As with menues, the Galaxy map works greatly, and the world map works great with just one exception. When you hover an elevator or gateway to another part of the map (most notable in the citadel), it is displayed where it leads. Clicking on it takes you to the journal instead of the map the icon refers to. The quest journal is nice with all quest having a root-tree with every objective branching from it, but for some reason only down in one level. Several levels would be a great way to show parallel objectives on. Also, it often mention clusters and locations without a link to hint you in the right direction. With a game with so many systems with strange names and loading times for every system you enter, it would be a great time-saver to not needing to remember “[cluser x][system y]” for the quests you wanted to play.

Lastly, the encyclopedia makes the game world very believable. Perhaps because a lot of people takes a lot of unknown information from Wikipedia, which this has a lot of similarities to. I think it the encyclopedia could have gained even more believability to the game if you could search everything from the get-go. I believe this is a consequence of learning-curve and a wish to keep some exploration-awards, but for such an optional-to-use system as this I don’t understand that thinking. This is a bit be like me having to visit, say, France to browse France on wikipedia.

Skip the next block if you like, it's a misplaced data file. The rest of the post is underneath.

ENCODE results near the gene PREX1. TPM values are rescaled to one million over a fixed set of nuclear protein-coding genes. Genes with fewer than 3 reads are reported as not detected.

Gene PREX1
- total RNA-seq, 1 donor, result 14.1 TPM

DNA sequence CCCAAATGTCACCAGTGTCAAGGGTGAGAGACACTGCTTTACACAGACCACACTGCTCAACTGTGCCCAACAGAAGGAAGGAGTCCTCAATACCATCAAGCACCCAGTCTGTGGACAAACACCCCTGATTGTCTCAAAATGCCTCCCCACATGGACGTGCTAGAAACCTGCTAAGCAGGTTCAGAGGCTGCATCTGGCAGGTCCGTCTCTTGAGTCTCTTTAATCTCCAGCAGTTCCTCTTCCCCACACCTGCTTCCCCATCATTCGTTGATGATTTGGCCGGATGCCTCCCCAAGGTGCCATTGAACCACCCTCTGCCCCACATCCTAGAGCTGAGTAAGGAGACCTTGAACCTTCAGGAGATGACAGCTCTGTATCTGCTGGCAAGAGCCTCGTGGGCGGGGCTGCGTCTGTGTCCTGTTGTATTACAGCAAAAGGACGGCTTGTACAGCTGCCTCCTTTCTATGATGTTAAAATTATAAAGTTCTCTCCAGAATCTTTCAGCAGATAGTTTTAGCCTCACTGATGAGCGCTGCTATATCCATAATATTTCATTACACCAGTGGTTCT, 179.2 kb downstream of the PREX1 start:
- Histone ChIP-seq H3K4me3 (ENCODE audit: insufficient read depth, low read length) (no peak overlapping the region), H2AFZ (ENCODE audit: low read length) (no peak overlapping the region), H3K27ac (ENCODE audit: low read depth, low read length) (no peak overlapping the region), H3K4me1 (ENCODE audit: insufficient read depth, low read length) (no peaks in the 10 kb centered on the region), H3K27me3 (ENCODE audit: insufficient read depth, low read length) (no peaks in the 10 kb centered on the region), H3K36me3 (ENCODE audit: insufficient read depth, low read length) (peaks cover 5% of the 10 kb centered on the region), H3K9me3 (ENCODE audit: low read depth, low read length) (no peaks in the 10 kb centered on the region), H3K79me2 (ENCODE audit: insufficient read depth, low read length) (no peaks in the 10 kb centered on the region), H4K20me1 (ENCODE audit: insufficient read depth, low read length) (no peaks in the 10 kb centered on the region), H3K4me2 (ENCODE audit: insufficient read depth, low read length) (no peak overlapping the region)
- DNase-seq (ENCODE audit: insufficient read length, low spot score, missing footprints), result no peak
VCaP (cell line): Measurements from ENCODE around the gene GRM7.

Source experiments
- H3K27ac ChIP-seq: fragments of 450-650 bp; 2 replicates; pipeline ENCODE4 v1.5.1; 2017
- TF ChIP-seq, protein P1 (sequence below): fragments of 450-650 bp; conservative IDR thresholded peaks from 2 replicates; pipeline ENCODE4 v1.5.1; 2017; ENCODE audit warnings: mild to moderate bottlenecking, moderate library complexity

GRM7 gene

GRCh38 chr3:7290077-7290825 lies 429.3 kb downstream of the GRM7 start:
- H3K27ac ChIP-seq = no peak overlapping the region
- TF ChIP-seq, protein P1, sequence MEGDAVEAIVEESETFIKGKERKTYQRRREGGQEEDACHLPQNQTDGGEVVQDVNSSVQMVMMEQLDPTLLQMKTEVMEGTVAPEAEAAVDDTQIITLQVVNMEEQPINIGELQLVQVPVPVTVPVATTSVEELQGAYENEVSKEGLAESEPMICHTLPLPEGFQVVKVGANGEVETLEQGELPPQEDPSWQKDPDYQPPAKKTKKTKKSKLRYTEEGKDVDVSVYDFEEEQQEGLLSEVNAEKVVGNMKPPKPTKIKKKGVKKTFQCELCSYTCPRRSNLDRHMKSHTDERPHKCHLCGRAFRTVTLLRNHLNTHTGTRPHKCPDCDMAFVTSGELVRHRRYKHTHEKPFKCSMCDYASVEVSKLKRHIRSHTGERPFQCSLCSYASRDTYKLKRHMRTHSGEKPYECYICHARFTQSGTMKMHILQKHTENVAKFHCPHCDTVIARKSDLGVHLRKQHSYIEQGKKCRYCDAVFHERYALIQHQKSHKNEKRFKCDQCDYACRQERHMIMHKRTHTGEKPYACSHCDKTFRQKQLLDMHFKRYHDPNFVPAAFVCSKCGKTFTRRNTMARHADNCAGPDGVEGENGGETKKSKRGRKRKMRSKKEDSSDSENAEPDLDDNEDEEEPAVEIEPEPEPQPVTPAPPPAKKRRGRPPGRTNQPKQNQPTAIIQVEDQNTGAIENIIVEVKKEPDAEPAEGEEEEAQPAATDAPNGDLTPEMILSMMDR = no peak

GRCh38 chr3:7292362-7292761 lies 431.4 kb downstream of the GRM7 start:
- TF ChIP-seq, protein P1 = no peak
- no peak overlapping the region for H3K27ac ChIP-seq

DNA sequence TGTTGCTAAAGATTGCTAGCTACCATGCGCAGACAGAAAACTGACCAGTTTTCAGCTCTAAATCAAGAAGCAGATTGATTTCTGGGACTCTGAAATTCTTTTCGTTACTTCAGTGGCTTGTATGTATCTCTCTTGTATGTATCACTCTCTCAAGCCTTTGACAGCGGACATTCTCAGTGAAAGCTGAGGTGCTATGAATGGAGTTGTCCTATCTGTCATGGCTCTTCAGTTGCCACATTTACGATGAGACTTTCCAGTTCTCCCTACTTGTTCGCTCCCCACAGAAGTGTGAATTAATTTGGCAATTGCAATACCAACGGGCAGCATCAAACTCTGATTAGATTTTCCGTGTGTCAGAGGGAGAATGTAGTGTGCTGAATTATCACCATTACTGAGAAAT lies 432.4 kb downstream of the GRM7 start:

I’ll end the review the same way I started it. This is a game that combines the fun and interactivity from games with the dramatic interest and feel from movies. Which is a great combo. Give it a try if you like movies, RPGs, squad games or shooters, and you might get curious about the others. If you like all those… well, where’s your closest store?